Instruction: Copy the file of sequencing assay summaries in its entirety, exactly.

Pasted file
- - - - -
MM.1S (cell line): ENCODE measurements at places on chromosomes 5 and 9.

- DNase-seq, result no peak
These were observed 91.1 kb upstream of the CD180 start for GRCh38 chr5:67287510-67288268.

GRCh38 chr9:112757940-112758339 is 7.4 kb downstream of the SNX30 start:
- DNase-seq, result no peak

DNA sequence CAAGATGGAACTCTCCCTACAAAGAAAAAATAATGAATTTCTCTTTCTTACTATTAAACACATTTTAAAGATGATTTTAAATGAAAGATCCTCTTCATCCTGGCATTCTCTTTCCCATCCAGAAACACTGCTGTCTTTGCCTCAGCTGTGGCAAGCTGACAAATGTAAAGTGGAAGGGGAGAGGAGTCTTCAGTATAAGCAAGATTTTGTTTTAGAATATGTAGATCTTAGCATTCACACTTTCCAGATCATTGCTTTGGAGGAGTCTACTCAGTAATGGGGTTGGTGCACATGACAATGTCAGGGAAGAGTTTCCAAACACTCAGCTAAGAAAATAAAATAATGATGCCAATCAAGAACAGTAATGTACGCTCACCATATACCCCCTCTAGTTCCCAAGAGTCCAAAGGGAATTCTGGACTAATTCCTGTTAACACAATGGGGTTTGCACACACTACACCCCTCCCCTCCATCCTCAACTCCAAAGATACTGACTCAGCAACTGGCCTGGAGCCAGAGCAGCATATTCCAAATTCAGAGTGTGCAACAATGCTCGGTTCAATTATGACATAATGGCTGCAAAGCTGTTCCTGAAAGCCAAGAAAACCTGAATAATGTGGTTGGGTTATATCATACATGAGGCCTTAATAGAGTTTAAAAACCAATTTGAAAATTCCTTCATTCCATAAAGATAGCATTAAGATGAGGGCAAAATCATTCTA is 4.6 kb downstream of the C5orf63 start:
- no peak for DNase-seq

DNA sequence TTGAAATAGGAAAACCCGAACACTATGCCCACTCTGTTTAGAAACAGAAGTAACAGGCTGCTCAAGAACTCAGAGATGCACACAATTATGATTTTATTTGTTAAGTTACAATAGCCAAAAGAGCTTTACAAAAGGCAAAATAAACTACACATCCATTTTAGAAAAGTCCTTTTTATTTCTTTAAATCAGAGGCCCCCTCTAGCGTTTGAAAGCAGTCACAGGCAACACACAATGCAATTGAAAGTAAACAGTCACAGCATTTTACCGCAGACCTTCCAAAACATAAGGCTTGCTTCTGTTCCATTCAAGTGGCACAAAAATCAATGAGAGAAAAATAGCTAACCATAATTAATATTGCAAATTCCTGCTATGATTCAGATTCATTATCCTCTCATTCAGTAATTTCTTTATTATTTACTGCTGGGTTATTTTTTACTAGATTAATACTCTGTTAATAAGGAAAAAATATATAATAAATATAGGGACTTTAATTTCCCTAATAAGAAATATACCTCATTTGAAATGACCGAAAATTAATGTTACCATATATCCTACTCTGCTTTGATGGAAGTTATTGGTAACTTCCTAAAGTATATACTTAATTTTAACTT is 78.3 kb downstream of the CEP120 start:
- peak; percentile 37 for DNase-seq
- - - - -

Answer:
MM.1S (cell line): ENCODE measurements at places on chromosomes 5 and 9.

- DNase-seq, result no peak
These were observed 91.1 kb upstream of the CD180 start for GRCh38 chr5:67287510-67288268.

GRCh38 chr9:112757940-112758339 is 7.4 kb downstream of the SNX30 start:
- DNase-seq, result no peak

DNA sequence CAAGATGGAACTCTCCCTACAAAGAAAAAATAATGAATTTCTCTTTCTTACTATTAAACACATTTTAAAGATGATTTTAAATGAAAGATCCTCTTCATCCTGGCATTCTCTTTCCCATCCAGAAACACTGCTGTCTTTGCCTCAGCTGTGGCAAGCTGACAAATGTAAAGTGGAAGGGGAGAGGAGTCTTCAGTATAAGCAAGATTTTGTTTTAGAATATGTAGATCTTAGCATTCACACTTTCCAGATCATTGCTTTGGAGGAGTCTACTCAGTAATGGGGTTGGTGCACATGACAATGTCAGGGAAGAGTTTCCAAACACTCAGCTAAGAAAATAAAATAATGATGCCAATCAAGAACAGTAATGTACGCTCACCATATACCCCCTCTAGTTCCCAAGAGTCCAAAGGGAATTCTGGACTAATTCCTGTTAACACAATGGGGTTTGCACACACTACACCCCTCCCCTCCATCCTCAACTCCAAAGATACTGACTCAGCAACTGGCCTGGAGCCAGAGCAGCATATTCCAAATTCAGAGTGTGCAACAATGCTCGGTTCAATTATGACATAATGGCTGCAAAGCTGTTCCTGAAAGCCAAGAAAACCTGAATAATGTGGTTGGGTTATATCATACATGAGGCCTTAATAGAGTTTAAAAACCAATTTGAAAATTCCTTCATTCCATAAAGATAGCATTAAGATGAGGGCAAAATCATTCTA is 4.6 kb downstream of the C5orf63 start:
- no peak for DNase-seq

DNA sequence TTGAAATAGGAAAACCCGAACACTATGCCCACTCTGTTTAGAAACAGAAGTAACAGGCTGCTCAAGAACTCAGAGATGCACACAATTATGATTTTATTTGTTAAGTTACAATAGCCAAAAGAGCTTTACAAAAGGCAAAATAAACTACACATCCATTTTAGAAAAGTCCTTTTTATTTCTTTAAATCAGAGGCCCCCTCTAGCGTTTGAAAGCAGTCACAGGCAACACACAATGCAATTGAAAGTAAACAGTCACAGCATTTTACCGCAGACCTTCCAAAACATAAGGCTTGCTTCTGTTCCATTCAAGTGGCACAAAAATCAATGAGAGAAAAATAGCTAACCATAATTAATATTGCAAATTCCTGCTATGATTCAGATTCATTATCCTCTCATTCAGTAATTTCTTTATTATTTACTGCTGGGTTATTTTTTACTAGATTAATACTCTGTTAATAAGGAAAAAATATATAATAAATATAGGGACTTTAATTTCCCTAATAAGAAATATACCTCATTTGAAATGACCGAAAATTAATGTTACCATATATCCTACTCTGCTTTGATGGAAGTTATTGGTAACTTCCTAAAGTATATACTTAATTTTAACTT is 78.3 kb downstream of the CEP120 start:
- peak; percentile 37 for DNase-seq